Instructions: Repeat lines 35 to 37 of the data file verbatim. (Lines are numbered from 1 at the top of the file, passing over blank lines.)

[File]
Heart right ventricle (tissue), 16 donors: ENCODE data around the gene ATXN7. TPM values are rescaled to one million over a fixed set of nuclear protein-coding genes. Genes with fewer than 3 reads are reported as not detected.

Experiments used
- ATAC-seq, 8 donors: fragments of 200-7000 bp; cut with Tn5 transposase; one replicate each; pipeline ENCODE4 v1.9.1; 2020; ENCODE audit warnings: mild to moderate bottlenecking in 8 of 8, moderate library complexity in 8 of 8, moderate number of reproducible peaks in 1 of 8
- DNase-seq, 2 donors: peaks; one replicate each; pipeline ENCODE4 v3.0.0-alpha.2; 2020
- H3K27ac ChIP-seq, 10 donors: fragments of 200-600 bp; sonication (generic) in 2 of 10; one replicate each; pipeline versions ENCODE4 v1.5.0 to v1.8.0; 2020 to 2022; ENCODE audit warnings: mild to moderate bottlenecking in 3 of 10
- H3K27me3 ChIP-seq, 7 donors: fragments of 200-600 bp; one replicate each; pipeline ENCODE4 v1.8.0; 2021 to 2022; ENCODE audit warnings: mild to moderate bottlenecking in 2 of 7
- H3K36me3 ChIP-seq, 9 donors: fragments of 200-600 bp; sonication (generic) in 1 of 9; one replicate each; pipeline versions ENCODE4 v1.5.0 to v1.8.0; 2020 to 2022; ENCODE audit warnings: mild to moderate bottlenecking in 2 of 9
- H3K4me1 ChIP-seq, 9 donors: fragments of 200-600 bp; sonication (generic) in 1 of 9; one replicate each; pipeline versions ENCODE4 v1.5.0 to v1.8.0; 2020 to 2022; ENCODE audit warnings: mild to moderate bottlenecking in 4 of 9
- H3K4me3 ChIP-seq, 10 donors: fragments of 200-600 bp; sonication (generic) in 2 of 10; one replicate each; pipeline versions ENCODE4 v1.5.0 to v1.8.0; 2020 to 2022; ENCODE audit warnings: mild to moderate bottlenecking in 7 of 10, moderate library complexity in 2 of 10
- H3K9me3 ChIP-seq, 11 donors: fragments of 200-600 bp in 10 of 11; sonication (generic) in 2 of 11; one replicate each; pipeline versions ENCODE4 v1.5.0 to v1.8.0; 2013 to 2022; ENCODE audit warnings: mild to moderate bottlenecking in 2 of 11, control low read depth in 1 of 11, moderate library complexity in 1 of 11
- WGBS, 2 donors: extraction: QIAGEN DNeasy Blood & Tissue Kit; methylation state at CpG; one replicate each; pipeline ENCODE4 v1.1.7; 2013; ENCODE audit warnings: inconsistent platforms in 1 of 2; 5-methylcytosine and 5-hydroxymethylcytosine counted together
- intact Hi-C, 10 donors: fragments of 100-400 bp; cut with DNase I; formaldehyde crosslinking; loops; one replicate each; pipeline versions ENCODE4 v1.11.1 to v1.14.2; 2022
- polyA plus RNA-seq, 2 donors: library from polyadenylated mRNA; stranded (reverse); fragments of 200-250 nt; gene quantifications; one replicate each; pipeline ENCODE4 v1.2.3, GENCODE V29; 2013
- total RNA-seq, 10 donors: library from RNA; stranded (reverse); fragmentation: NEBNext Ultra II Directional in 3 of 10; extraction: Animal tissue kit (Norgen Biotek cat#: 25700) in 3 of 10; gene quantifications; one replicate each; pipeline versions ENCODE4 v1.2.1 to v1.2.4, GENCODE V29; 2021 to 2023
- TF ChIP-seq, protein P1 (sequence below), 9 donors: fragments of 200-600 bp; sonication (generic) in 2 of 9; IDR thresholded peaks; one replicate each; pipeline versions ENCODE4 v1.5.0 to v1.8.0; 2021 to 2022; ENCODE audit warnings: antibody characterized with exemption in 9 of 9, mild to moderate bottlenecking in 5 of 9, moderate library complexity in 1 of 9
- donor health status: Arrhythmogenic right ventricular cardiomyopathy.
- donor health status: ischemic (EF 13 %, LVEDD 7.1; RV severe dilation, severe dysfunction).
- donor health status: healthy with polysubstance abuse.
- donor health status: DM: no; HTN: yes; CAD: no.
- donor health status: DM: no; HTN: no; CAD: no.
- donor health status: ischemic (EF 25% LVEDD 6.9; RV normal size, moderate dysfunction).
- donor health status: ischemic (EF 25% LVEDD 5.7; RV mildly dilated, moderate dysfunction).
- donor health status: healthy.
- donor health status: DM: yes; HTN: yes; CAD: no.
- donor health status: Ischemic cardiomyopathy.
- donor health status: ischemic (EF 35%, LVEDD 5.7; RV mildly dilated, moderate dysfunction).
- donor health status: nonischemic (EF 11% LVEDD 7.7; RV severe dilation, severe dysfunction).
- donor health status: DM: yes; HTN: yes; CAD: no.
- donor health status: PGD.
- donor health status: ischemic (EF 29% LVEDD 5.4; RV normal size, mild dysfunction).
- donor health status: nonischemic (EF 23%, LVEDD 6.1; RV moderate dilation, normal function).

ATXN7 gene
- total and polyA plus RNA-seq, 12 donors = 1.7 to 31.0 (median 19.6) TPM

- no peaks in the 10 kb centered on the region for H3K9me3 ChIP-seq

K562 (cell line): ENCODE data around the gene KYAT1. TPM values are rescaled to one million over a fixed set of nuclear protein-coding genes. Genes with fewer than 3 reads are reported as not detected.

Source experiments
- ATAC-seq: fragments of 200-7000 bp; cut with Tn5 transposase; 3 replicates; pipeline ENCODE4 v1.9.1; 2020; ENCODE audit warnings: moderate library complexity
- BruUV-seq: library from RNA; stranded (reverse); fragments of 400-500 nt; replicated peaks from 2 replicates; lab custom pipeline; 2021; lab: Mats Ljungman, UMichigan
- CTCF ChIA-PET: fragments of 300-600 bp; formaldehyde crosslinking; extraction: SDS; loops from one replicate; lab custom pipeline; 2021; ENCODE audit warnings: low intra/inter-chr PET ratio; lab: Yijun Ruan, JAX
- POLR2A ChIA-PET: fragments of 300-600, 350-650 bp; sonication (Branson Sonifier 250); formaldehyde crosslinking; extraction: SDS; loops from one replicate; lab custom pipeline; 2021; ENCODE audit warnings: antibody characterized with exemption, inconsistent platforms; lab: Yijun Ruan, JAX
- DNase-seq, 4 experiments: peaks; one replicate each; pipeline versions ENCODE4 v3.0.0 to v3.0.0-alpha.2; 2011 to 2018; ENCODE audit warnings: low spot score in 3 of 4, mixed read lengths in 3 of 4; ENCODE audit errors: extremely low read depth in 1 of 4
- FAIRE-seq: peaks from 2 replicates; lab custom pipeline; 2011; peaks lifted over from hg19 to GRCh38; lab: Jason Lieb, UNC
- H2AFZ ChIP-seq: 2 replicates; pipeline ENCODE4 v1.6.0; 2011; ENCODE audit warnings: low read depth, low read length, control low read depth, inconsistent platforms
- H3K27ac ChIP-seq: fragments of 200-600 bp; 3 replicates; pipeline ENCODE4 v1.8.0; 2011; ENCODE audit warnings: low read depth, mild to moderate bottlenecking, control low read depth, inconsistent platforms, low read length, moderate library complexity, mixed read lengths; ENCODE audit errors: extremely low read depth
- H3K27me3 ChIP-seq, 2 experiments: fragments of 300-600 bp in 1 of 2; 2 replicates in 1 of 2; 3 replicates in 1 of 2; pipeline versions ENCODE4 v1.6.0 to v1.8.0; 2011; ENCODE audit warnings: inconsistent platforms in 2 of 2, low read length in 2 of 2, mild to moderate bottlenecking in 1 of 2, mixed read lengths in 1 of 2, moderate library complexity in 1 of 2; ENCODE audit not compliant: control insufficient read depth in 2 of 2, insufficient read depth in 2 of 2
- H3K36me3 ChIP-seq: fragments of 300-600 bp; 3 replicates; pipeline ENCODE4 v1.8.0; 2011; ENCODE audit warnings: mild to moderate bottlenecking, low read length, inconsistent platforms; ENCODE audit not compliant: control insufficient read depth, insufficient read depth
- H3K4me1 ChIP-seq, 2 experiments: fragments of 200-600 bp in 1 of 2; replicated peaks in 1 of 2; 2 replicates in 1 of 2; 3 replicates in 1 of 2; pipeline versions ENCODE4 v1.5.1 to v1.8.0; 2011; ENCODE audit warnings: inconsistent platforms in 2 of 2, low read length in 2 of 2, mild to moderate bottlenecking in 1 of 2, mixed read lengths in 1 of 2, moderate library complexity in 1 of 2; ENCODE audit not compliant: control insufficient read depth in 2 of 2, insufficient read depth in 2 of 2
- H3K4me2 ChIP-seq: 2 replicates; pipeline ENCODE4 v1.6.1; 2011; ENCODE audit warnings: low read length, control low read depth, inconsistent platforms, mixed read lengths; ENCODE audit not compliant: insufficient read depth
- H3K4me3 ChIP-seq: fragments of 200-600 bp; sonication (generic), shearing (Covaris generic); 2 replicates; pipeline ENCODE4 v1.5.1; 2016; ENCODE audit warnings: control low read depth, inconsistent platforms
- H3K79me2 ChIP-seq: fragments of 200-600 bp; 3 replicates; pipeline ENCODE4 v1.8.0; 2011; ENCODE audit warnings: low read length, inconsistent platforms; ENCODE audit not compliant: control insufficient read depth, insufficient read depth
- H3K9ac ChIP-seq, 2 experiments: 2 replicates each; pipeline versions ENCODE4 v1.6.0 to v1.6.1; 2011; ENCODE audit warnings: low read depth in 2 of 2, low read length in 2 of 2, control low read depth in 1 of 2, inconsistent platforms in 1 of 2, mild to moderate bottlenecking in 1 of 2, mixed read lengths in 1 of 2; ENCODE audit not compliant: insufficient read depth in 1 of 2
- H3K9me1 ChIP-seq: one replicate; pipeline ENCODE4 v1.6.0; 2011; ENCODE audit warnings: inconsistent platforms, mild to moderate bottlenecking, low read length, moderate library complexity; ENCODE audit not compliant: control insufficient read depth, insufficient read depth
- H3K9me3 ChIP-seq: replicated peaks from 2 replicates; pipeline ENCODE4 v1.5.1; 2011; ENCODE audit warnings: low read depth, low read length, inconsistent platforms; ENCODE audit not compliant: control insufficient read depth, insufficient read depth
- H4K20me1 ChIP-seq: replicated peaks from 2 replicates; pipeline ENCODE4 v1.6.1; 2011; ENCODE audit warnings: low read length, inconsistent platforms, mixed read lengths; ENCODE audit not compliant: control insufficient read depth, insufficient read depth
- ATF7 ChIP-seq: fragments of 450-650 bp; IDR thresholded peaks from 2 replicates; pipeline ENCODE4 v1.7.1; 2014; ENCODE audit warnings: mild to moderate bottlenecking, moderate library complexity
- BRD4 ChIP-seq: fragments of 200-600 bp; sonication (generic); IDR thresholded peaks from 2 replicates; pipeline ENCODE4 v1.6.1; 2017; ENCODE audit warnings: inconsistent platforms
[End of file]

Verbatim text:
K562 (cell line): ENCODE data around the gene KYAT1. TPM values are rescaled to one million over a fixed set of nuclear protein-coding genes. Genes with fewer than 3 reads are reported as not detected.

Source experiments
- ATAC-seq: fragments of 200-7000 bp; cut with Tn5 transposase; 3 replicates; pipeline ENCODE4 v1.9.1; 2020; ENCODE audit warnings: moderate library complexity